{C,A,A,A,A,A,A}.
An efficient way to determine a solution for
this question is to count all possible 7letter
sets that can be created and subtract from that the
number of 7letter sets that have no Cs. The
remaining sets will all have at least one C.
To determine the total possible number of
7letter sets, we consider nonnegative integer
solutions to the equation a+b+c+d=7, where each
variable represents the number of times that letter
appears in the set. The number of such sets is
C(7+41,41)=C(10,3).
To determine the total possible number of
7letter sets that have no Cs, we consider
nonnegative integer solutions to the equation
a+b+d=7, where each variable represents the number
of times that letter appears in the set. The number
of such sets is C(7+31,31)=C(9,2).
Using the two results, we can conclude that the
number of 7letter sets with at least one C is
C(10,3)C(9,2) = C(9,3).

b) Using an unlimited supply of letters from the set
{A,B,C}, how many 5&endash;letter words (meaningless or not)
are possible to create with exactly one A in the word?
Now we must consider each arrangement of 5
letters, not merely the collection of them.
There are 5 places to position exactly one A in
our word. We must fill the remaining 4 positions
with Bs and Cs. If we select from 0 to 4 of those
remaining 4 positions and place the letter B in
those selected positions, we have only one way to
place Cs for each such selection.
For example, suppose A is in the leftmost
position in the word. We have 4 positions to fill.
Suppose we put Bs in positions 2,3, and 4. By
selecting those positions for B, we force letter C
to occupy position 5. This means that placing the
Bs forces the C placement as well.
There are 5 places to fix the letter A and there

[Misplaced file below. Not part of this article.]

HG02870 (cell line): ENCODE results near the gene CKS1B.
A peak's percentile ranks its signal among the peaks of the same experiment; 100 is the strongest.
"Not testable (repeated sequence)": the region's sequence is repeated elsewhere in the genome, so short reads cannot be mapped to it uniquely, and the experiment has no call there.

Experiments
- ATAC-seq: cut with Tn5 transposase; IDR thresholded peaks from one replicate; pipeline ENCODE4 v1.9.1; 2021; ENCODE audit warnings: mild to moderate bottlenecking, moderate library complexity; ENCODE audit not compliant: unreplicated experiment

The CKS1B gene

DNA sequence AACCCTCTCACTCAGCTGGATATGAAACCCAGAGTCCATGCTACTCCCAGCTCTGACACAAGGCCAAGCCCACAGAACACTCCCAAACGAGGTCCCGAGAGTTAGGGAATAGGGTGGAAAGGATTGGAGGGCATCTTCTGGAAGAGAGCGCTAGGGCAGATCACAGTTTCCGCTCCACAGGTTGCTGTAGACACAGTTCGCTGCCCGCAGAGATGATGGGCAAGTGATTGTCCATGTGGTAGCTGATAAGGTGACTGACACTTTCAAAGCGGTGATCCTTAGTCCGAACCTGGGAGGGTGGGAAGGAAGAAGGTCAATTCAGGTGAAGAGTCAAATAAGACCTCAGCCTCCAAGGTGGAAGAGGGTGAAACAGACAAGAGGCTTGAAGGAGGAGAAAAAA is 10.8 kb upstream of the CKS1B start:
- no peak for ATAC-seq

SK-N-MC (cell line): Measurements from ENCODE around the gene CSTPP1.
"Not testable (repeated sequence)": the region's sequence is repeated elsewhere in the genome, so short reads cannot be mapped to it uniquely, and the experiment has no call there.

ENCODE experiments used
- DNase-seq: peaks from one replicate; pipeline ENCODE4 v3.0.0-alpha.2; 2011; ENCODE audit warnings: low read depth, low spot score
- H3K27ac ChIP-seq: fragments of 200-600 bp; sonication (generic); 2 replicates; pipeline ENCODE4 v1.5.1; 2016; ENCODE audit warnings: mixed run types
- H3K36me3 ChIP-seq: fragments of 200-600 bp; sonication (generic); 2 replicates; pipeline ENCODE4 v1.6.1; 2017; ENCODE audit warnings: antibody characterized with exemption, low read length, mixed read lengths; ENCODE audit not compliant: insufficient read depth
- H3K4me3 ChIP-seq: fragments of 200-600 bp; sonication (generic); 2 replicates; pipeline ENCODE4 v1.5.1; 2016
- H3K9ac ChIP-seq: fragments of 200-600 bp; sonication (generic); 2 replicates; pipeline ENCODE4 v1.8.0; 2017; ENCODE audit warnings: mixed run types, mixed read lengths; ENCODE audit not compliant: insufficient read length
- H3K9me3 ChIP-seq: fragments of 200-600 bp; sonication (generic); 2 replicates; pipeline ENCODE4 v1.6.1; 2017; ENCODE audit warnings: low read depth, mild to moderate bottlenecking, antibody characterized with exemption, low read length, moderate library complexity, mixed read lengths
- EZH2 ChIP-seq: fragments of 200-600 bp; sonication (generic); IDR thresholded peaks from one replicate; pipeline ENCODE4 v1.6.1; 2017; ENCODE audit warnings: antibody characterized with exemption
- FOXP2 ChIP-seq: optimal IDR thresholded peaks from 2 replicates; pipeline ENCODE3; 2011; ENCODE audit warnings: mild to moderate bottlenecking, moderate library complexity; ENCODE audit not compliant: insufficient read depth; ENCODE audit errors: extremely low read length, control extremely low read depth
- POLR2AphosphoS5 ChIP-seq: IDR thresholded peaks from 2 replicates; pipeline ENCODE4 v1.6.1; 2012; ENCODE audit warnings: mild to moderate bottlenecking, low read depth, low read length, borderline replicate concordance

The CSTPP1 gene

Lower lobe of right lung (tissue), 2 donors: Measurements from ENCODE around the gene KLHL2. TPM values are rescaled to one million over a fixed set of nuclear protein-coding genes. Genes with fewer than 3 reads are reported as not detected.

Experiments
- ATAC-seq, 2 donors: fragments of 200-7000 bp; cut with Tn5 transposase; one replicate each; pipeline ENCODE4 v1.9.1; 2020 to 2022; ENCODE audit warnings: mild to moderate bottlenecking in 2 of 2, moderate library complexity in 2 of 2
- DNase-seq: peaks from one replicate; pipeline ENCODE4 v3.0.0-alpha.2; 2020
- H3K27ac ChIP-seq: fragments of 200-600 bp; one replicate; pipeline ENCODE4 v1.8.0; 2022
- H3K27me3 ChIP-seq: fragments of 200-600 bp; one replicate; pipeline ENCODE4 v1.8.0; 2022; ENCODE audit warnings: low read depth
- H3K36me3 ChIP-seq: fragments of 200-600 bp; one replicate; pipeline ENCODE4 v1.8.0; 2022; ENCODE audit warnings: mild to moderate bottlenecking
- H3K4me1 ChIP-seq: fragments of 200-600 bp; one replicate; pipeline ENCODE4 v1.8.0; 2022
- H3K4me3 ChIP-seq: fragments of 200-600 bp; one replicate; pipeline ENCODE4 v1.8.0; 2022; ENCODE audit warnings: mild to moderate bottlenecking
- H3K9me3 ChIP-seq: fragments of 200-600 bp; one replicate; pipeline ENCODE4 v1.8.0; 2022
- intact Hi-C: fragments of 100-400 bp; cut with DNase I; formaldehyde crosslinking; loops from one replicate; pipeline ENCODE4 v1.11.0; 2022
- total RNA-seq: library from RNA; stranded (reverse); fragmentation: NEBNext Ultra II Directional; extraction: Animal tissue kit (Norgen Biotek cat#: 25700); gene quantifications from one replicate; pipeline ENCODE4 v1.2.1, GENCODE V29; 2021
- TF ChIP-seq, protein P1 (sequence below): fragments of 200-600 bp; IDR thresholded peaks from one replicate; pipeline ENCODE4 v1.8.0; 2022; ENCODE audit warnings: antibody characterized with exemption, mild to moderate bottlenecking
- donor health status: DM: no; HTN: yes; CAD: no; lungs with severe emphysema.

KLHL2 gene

are C(4,i) ways to place the letter B in from
0<= i <= 4 remaining positions. For each of
these, there is just one way to position C in any
remaining positions. By the multiplication
principle, our solution is
5*[C(4,0)+C(4,1)+C(4,2)+C(4,3)+C(4,4)].



6.

In a local chess competition, two players compete until
one player wins 4 matches. With no regard for the ability of
the players, what fraction of all possible twoplayer
competitions will require exactly 7 matches?
Every possible twoplayer rounds in this
scenario will require from 4 to 7 matches. It is
also the case that the person winning the
competition wins the last match in each round. For
example, for a round to require 5 matches, not only
must the winner win 4 of those matches, the 4th win
must occur during the 5th match of the round
(otherwise the round would have ended at 4
matches). We also must consider that each rouind of
competition could be won by one of the two players
in the competition.
Let us represent the two players as Black (B)
and White (W), where the letter and placement of
that letter represent a match win for that player.
Thus, BBWBB represents a 5match round with Black
winning 4 matches, including the first, second,
fourth, and fifth matches. Referring to the
previous paragraph, we note that BBBBW is NOT a
legitimate 5match round, for Black would be the
round winner after 4 matches.
Thus we need to count the number of ways each
player can win rounds of 4, 5, 6, and 7
matches.
First look at how Black can win. We start by
placing a B at the last match position, to assure
that Black wins the last match of each round.
For a 4match round, the record of matches won
must be
_ _ _ B,
where the first 3 matches must include 3 wins by
Black. This can be done in C(3,3) ways, which is
just 1.
For a 5match round, the record of matches won
must be
_ _ _ _ B,
where the first 4 matches must include 3 wins by
Black. This can be done in C(4,3) ways.
For a 6match round, the record of matches won
must be
_ _ _ _ _ B,
where the first 5 matches must include 3 wins by
Black. This can be done in C(5,3) ways.
For a 7match round, the record of matches won
must be
_ _ _ _ _ _ B,
where the first 6 matches must include 3 wins by
Black. This can be done in C(6,3) ways.
So for Black to win a round, there are
C(3,3)+C(4,3)+C(5,3)+C(6,3) ways. The same
reasoning can be used to show there are
C(3,3)+C(4,3)+C(5,3)+C(6,3) ways for White to win a
round.
Therefore, the total number of possible matches
is 2*[C(3,3)+C(4,3)+C(5,3)+C(6,3)]. Of
these, 2*[C(6,3)] require exactly 7
matches.
The desired fraction, then, is just
(2*[C(6,3)]) /
(2*[C(3,3)+C(4,3)+C(5,3)+C(6,3)])
or
C(6,3) /
([C(3,3)+C(4,3)+C(5,3)+C(6,3)]).